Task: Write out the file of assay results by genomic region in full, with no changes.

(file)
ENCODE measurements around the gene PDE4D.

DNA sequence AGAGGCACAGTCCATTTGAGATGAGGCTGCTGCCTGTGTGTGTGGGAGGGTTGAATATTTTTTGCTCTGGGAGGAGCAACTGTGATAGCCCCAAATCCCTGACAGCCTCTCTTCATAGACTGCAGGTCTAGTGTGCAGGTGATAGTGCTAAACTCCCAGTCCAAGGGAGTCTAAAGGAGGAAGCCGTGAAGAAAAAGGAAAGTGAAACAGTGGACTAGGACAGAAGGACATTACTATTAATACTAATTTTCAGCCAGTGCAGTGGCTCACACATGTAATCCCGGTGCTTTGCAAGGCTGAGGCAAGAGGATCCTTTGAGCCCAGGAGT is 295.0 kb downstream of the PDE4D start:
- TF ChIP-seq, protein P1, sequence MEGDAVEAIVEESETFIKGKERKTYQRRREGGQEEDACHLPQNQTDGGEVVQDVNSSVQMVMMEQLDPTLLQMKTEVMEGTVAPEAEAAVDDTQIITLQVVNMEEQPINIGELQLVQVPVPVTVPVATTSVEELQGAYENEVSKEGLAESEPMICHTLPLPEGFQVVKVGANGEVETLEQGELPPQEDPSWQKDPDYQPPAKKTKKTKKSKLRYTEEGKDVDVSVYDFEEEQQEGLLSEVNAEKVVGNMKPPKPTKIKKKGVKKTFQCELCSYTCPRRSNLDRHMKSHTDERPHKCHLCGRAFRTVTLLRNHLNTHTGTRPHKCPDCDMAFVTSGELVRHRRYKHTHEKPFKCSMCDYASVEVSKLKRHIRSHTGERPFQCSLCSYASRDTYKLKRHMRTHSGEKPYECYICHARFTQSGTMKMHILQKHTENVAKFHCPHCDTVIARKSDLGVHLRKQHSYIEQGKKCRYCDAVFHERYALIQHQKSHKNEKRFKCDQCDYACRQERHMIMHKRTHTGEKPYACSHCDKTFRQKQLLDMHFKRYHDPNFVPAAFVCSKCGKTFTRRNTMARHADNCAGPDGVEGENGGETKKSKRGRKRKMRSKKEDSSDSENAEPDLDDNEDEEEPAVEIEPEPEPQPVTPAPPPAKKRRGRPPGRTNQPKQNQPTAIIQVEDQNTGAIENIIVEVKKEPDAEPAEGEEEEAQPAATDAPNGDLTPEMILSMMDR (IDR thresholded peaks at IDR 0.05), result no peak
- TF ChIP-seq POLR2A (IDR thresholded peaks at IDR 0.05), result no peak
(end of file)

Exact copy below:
ENCODE measurements around the gene PDE4D.

DNA sequence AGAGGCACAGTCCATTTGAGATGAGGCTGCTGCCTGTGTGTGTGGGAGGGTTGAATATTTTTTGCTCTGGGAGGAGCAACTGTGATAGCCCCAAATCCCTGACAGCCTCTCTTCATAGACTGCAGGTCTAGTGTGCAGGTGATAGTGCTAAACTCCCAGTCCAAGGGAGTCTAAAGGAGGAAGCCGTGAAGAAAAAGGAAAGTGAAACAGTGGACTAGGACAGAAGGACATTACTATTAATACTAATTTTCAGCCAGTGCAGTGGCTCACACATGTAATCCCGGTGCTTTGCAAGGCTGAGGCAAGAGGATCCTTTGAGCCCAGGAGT is 295.0 kb downstream of the PDE4D start:
- TF ChIP-seq, protein P1, sequence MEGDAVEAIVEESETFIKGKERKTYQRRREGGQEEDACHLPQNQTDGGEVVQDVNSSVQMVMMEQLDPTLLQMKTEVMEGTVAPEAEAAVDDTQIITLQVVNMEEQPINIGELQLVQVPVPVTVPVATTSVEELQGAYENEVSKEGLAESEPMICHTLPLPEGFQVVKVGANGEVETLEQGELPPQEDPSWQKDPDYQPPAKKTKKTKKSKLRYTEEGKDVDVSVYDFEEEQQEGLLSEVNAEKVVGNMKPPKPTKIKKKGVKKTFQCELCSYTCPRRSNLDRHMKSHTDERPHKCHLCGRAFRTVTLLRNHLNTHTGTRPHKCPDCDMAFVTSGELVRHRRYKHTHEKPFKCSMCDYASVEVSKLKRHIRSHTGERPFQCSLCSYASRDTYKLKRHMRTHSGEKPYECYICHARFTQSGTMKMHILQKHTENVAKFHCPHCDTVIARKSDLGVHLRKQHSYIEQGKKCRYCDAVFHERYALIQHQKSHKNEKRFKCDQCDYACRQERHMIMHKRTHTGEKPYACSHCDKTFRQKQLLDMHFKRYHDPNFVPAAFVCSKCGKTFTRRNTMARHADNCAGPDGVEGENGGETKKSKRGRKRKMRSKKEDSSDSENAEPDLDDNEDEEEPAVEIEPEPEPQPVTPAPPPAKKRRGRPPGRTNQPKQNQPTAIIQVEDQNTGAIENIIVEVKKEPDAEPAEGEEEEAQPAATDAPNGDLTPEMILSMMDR (IDR thresholded peaks at IDR 0.05), result no peak
- TF ChIP-seq POLR2A (IDR thresholded peaks at IDR 0.05), result no peak